The nature of a series like Lupin is that we’re often more focused on what’s happening in a character’s present, with the past only being brought up to tell a specific story. However, we’re given a glimpse of Jigen’s past in The Woman Named Fujiko Mine, where we learn Jigen was a part of not one, but two different mobs.

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Originally he was a member of the New York mob, but sometime later he chooses to move to Europe and join the Italian mob. The second mob leads to the character becoming tired of being a hired gun and moving towards his own path in life.


The Woman Named Fujiko Mine gave us the origin of Jigen’s weapon. While in the Italian mob, he got close to the mob boss’s wife, Cicciolina. When the boss realizes this, he attempts to have them both killed, but his wife kills him first on accident. Jigen takes the gun and allows her to continue living while he ran off and joined the Chinese mafia. Later, Fujiko is responsible for stealing the gun from Jigen and giving it to Cicciolina. When the two meet up again, Cicciolina fakes using it to get Jigen to kill her. In doing so, she successfully takes her own life, and makes Jigen tired of being used as a hired gun.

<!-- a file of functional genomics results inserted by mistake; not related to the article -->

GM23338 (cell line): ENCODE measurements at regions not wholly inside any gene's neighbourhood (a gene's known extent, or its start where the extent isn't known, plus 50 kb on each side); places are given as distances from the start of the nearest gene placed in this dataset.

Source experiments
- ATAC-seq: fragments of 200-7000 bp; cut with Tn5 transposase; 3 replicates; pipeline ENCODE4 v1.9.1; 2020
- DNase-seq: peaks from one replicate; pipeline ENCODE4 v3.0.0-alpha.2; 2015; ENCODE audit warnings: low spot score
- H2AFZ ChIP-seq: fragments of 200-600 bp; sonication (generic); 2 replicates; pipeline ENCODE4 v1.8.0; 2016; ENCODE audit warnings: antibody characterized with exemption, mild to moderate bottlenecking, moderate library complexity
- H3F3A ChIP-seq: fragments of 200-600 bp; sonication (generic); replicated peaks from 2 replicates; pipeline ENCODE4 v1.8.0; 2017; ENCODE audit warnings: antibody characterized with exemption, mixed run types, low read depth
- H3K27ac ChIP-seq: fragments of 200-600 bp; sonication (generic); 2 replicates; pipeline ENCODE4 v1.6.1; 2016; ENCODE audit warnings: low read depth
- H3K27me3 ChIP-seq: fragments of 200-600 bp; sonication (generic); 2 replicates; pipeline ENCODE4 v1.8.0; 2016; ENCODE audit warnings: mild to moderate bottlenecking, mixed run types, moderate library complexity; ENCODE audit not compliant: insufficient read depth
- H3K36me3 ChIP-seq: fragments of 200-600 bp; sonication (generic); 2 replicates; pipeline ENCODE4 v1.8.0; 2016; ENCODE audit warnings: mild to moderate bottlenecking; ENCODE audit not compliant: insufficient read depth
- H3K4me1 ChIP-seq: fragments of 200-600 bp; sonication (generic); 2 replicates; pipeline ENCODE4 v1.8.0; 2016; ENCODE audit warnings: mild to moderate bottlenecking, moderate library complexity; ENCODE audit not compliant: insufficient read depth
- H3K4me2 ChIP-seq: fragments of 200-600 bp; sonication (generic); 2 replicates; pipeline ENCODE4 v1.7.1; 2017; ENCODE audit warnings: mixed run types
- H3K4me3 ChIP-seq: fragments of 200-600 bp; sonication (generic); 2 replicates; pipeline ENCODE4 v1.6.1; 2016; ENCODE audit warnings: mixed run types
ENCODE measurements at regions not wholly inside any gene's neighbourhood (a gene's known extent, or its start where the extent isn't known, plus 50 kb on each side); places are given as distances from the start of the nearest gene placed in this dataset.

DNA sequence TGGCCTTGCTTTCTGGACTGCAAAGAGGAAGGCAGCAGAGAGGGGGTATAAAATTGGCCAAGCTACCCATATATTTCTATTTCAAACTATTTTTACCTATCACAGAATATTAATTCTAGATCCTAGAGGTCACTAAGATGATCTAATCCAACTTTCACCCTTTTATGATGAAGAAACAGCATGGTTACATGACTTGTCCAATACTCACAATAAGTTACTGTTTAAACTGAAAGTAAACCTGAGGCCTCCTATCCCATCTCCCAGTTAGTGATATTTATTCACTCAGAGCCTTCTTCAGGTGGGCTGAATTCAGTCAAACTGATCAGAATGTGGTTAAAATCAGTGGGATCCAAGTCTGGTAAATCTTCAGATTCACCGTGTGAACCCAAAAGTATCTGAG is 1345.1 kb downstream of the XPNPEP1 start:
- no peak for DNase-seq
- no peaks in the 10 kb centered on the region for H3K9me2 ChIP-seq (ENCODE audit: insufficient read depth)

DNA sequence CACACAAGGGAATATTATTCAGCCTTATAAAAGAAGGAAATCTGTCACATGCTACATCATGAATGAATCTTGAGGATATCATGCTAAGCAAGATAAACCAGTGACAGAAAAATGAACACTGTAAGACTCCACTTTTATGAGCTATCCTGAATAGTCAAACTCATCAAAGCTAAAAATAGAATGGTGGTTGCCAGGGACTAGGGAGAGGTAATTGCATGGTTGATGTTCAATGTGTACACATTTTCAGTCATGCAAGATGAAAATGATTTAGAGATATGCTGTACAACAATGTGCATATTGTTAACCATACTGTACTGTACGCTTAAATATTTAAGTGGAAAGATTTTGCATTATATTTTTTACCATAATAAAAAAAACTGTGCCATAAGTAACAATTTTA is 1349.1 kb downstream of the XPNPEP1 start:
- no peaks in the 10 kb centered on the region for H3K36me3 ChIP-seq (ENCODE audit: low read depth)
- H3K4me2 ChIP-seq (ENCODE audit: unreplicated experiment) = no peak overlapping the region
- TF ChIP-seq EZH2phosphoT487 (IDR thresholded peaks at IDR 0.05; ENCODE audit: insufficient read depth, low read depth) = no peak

In one episode of the Red Jacket era of Lupin, we learn that Jigen uses the notch of his hat to help aim. However, this is something we’ve only seen from the character once or twice. He’s by no means completely helpless without his hat, and on the contrary he’s made several shots that no real life marksman could ever hope to hit without even wearing it. More importantly, he’s made shots while wearing the hat that the notch on his hat would be completely useless in helping him hit. It’s not the hat, he’s just that dang good.